Long-term storage without refrigeration
Bac-in-a-Box micro-encapsulated bacteria/yeast can be kept at room temperature for storage and transportation and without needing a cool chain without appreciable loss in viability. Austrianova has shown good viability of various strains of micro-encapsulated aerobic and anaerobic bacteria and yeast after storage for over a year at room temperature (Dangerfield et al., 2018).

Areas of application other than the gastric tract
Austrianova’s proprietary encapsulation material, Gel8, that is used to produce Bac-in-a-Box has been approved as a cosmetic ingredient name by the International Nomenclature of Cosmetics Ingredients (INCI) and is listed in the INCIpedia. This opened the way to the company winning the L’Oreal “Innovation Runway” start-up challenge in 2017 (Teh, 2018) and an ongoing relationship with L’Oréal on a multi-pronged project to develop uses of Austrianova’s Bac-in-a-Box technology for innovative skin health/cosmetic products (Manalastas, 2019). Bac-in-a-Box also can be used in products such as soaps to balance the skin environment pH level (Tech Collective, 2019). There are also a number of non-medical, non-health, commercial uses of the Bac-in-a-Box® technology currently under development.

Bac-in-a-Box can be formulated into bags, sticks, vials or caplets for use individually or as a “topping” on animal food/feed. Moreover, by mixing different batches of Bac-in-a-Box micro-capsules, each containing different bacterial stains, specific customised blends of bacteria can be created, for instance to alter the microbiome in the gut (Salmons and Gunzburg, 2019). Stick packaging of Bac-in-a-Box is particularly suitable when formulating for young children, older adults or patients who have difficulties in swallowing, since the tiny grain like size of the particles are easily consumed either directly or mixed in liquid drinks.

In summary, the broadly applicable Bac-in-a-Box technology can be used across many areas of application. Delivery to the gastric tract of humans, pets, farm and aquatic animals allows replacing or rebalancing the microbiome after antibiotic use, to correct dysbiosis and to improve general health status and restore optimal digestion. It can also facilitate the use of live oral vaccines or the production of recombinant proteins in a similar fashion. Bac-in-a-Box can also be applied to restore, replenish and regenerate the skin to maintain and promote skin health but also in wound healing. It can also be used as a means to retrieve bacteria and yeast from bioreactors as well as having other uses in agriculture, bioremediation and as bioindicators.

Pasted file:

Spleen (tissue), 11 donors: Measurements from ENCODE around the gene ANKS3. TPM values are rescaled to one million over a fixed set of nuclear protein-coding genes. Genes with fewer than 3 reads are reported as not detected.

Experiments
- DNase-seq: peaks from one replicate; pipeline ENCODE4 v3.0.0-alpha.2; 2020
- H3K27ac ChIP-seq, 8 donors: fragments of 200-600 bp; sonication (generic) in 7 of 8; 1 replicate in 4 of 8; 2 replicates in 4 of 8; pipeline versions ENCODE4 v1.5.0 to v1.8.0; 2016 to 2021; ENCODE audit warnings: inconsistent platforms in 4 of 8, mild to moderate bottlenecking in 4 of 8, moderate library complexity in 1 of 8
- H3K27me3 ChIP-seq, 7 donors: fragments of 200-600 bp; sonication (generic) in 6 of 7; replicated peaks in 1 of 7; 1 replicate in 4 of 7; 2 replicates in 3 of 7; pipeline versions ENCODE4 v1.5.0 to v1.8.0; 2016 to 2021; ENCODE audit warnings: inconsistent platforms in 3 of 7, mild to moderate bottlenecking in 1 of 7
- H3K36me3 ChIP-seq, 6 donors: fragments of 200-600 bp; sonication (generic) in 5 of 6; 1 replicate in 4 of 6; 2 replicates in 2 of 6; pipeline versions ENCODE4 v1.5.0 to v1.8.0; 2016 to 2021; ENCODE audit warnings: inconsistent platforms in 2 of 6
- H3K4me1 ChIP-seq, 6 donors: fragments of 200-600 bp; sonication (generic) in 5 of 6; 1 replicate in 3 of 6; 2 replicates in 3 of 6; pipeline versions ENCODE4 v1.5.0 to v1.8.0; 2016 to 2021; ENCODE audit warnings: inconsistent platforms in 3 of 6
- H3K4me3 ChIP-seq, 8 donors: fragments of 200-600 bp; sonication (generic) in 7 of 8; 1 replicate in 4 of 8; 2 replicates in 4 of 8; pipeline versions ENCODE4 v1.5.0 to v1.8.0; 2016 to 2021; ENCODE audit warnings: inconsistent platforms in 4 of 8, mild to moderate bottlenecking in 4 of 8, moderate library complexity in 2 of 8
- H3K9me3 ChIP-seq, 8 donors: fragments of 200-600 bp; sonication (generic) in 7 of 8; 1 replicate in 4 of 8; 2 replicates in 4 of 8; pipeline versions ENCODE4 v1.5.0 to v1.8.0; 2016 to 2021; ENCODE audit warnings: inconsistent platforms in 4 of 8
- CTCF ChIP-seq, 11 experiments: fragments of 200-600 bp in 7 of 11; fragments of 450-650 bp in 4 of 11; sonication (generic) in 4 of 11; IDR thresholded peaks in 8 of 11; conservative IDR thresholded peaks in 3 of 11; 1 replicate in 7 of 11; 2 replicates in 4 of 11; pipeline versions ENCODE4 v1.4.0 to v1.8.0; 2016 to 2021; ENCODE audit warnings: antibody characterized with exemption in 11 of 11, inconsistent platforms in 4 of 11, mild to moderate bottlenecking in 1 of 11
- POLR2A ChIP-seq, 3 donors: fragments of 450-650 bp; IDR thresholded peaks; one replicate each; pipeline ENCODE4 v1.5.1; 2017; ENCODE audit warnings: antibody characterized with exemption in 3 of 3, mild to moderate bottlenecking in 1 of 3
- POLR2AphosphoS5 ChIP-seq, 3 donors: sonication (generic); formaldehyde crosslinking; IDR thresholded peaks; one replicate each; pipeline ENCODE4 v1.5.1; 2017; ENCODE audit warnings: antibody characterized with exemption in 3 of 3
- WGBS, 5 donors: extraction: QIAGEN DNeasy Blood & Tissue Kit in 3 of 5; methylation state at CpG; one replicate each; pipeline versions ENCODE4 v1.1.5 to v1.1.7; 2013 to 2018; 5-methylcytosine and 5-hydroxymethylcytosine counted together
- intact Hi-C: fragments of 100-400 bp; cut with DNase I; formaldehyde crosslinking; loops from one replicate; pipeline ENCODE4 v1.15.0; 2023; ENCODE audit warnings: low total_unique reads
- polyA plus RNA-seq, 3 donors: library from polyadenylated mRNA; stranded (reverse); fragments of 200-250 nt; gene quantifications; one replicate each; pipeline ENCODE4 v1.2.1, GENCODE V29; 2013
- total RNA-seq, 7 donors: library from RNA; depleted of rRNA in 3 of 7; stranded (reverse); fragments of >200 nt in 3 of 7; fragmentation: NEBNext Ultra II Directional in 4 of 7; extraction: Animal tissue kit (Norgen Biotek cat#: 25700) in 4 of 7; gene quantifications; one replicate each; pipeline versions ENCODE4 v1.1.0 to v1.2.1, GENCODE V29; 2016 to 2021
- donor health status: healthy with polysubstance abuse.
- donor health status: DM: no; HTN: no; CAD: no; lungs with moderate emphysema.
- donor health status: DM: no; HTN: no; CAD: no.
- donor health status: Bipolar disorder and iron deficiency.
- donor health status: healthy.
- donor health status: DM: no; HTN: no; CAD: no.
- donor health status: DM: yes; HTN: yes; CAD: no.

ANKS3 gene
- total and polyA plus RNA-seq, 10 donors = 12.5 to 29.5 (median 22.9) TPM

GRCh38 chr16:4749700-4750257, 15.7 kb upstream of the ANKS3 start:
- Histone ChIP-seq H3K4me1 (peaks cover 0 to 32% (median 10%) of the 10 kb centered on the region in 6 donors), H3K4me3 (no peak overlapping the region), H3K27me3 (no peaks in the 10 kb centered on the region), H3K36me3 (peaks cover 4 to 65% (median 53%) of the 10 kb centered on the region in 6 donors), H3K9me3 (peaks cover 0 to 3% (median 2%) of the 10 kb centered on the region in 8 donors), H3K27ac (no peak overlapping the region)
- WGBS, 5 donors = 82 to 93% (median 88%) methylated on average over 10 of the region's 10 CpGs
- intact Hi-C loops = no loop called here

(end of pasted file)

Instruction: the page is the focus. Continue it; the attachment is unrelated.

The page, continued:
Visit Austrianova for more or use the Request Information to email the company directly.

Carlo Airola, Andrea Severino, Serena Porcari, William Fusco, Benjamin H. Mullish, Antonio Gasbarrini, Giovanni Cammarota, Francesca Romana Ponziani, Gianluca Ianiro. Future Modulation of Gut Microbiota: From Eubiotics to FMT, Engineered Bacteria, and Phage Therapy. Antibiotics 2023, 12, 868.

Tingmin Koe 27 July 2021. Against the number game: Singapore biotech firm receives seven-figure funding to grow probiotics encapsulation business. NutraIngredients Asia.

Walter H. Gunzburg, Myo Myint Aung, Pauline Toa, Shirelle Ng, Eliot Read, Wee Jin Tan, Lilli Brandtner, John Dangerfield, Brian Salmons. 2020. Efficient Protection of Microorganisms for Delivery to the Intestinal tract by Cellulose Sulphate Encapsulation. Microbial Cell Factories 19, 216. doi: 10.1186/s12934-020-01465-3.

Brian Salmons, John Dangerfield, Walter H. Gunzburg. 2020. Delivery of probiotics efficiently to the intestine: the acid test. NuFFooDS Spectrum Asia.

Brian Salmons, Walter H. Gunzburg. 2019. Treating diseases by redressing the microbiome balance. BioSpectrum Asia.

John A. Dangerfield, Elliot Read, Brian Salmons, Walter H. Gunzburg, W.H. (2018) A game-changing live cell encapsulation technology for enabling allogenic cell therapies and delivery of probiotics to the gut. Regenerative Research 7(1), 40


Annie Teh, 26 Jul 2018. 3 ways tech is changing the beauty industry. TechInAsia 

Alfonso Manalastas, 8 August 2019. Leaving a beauty mark in Asia’s growing urbanisation. e27

Tech Collective, 29 January 2019. We explore beauty technology in Southeast Asia. Tech Collective.



Date Published: 14th June 2023